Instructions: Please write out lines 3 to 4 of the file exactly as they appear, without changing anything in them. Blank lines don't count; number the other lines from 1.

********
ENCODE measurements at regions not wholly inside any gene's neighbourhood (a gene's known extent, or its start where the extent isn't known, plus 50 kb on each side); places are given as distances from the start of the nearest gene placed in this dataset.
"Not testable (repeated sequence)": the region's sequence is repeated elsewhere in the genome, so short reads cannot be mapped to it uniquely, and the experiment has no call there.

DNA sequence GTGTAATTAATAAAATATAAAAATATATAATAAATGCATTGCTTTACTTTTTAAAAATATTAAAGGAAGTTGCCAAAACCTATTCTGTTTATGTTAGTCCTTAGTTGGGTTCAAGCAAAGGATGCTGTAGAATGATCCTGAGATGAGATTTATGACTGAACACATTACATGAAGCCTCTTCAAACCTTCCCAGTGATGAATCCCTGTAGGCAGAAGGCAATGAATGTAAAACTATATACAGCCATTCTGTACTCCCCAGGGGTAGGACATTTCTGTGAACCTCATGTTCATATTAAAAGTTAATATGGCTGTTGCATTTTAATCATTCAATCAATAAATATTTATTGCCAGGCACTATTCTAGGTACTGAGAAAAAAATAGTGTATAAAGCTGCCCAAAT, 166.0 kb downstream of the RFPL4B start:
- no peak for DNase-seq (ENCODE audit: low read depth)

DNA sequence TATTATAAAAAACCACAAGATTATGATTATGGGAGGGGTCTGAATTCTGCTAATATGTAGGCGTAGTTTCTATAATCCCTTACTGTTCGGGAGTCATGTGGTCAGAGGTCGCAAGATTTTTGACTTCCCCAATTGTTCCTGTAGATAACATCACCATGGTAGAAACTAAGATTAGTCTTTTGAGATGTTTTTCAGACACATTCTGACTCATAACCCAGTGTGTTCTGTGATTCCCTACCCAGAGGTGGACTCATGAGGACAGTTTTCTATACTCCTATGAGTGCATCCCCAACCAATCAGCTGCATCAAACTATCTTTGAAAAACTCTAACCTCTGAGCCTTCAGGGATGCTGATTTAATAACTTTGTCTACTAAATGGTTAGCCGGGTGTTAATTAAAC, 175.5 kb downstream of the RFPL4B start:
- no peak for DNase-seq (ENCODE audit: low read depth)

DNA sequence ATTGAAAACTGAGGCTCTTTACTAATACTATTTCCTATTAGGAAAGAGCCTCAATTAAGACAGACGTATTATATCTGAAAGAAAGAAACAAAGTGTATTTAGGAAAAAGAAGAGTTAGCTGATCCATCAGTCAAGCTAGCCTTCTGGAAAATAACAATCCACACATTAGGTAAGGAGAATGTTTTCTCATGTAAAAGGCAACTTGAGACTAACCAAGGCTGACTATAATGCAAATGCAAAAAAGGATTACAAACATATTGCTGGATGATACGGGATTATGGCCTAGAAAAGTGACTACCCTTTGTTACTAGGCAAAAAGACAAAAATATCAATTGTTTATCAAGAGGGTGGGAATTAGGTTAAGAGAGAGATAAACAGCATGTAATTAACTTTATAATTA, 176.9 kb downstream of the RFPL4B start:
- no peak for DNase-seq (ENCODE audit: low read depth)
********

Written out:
DNA sequence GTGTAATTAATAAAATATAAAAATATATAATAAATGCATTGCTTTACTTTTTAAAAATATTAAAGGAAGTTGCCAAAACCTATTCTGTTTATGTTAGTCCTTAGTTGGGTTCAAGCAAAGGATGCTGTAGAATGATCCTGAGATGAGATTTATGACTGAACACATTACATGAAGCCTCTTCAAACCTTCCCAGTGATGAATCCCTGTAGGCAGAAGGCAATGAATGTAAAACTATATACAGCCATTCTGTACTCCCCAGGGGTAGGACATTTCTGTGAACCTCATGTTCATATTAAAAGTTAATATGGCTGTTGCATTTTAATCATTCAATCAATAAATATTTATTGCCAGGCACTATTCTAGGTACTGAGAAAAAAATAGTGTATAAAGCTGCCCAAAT, 166.0 kb downstream of the RFPL4B start:
- no peak for DNase-seq (ENCODE audit: low read depth)